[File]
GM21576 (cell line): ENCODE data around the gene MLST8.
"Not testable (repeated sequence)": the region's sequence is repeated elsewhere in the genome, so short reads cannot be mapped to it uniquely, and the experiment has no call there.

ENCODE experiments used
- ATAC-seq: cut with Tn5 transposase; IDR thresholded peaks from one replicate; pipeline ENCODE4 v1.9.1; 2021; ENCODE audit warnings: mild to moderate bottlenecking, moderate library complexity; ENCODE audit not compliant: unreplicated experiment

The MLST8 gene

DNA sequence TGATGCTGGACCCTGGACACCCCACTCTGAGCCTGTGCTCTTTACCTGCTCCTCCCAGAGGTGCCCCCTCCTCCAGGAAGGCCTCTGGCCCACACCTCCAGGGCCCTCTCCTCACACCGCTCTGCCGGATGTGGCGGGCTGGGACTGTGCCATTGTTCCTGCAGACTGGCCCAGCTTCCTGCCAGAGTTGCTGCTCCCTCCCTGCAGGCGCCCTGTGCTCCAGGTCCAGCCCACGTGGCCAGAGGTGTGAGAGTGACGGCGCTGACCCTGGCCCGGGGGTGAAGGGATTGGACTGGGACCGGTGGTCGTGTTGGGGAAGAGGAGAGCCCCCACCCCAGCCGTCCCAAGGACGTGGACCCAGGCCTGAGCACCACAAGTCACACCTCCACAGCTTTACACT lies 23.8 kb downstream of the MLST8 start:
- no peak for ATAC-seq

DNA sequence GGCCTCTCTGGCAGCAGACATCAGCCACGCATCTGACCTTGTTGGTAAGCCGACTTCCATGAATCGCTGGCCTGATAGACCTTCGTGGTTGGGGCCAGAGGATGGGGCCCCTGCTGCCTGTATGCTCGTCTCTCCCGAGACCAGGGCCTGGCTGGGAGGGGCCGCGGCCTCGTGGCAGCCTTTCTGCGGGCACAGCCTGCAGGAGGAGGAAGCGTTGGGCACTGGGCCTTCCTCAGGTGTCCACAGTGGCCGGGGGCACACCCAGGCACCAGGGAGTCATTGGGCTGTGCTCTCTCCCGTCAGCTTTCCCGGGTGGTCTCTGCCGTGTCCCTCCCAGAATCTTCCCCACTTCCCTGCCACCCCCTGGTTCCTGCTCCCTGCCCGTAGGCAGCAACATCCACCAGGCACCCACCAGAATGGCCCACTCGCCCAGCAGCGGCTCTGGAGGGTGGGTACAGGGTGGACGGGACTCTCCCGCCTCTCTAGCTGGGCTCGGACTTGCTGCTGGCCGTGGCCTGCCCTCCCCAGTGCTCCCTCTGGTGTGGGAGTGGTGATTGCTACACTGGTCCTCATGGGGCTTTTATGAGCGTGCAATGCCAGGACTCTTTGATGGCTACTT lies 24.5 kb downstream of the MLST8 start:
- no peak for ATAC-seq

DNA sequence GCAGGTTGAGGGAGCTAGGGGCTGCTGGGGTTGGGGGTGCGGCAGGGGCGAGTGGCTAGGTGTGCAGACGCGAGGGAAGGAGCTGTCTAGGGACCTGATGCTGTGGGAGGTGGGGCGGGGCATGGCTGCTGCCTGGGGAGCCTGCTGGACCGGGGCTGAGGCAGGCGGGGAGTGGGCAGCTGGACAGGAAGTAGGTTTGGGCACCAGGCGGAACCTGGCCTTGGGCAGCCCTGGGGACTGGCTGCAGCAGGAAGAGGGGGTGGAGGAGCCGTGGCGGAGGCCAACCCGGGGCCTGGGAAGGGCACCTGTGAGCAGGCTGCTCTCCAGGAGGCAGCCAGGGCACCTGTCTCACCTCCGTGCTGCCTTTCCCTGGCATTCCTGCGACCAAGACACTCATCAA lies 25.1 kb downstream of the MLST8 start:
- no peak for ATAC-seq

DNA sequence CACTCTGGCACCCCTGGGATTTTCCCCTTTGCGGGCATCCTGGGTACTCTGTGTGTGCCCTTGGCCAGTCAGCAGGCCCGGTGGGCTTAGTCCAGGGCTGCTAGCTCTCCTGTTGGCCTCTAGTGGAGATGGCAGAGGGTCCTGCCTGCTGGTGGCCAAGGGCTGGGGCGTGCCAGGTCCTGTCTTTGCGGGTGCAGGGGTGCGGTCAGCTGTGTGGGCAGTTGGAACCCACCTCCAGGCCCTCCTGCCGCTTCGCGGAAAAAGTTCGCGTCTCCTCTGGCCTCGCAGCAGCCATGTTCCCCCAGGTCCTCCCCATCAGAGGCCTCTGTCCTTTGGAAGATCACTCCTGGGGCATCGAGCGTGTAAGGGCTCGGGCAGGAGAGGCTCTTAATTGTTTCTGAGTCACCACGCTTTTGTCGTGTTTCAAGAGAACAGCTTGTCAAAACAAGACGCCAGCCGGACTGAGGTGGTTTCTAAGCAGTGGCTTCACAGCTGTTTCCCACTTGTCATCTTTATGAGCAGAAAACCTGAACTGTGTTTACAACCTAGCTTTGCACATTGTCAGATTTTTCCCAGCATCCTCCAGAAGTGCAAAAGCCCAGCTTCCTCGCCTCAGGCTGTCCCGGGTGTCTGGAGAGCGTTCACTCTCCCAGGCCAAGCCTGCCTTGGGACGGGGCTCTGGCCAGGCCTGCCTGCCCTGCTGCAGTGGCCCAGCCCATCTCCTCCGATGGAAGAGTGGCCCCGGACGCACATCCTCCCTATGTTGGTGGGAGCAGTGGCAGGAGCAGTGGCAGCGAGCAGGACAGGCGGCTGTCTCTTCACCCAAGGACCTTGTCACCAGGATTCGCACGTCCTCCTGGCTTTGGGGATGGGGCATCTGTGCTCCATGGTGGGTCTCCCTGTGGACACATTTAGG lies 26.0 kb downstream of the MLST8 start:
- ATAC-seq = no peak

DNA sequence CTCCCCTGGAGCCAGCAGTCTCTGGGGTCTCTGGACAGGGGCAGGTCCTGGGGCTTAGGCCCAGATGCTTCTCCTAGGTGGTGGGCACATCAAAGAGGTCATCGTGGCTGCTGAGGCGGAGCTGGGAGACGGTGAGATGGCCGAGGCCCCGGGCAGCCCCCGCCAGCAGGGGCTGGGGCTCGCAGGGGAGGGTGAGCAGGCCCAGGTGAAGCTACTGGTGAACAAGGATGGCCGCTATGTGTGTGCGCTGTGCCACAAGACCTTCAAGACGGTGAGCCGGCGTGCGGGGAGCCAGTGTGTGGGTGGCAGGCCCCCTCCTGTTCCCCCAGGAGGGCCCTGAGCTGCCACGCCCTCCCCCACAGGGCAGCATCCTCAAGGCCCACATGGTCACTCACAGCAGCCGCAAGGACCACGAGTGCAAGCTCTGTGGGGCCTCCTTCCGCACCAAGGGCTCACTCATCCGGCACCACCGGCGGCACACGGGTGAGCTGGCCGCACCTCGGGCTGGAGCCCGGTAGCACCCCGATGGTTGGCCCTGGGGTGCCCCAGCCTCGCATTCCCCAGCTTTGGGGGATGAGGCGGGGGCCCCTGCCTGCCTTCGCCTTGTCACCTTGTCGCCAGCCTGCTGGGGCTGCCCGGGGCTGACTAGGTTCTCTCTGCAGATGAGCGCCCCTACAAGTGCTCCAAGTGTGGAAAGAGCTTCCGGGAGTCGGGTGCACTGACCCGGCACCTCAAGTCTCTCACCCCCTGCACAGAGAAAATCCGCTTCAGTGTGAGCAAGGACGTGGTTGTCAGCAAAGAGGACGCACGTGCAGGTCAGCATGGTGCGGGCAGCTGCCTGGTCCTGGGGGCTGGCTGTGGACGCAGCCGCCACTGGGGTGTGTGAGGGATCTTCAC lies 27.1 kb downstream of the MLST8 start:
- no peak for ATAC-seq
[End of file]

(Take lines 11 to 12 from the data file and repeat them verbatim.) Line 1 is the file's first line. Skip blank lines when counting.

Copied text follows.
- no peak for ATAC-seq

DNA sequence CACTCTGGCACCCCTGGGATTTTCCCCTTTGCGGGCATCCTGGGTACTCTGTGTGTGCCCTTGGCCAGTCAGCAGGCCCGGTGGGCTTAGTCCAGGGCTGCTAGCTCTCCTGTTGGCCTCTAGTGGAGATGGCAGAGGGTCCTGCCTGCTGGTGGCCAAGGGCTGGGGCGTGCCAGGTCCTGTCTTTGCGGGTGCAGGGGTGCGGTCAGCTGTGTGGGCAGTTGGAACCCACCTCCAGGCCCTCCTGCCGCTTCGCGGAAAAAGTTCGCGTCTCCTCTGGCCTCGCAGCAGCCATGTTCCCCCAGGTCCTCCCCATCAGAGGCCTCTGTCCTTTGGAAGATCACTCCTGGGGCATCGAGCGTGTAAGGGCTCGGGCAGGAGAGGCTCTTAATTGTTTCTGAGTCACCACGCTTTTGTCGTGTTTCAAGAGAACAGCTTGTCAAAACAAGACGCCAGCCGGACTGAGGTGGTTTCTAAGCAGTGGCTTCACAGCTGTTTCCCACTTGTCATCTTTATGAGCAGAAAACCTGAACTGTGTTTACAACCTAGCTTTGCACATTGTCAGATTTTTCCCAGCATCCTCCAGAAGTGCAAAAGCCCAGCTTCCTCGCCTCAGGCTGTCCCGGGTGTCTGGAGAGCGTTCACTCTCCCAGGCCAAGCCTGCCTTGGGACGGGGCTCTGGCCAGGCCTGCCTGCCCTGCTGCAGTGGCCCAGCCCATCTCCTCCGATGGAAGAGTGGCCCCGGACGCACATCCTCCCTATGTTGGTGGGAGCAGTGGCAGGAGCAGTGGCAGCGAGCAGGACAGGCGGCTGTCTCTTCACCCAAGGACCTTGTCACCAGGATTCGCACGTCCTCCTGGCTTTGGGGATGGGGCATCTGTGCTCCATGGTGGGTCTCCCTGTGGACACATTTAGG lies 26.0 kb downstream of the MLST8 start: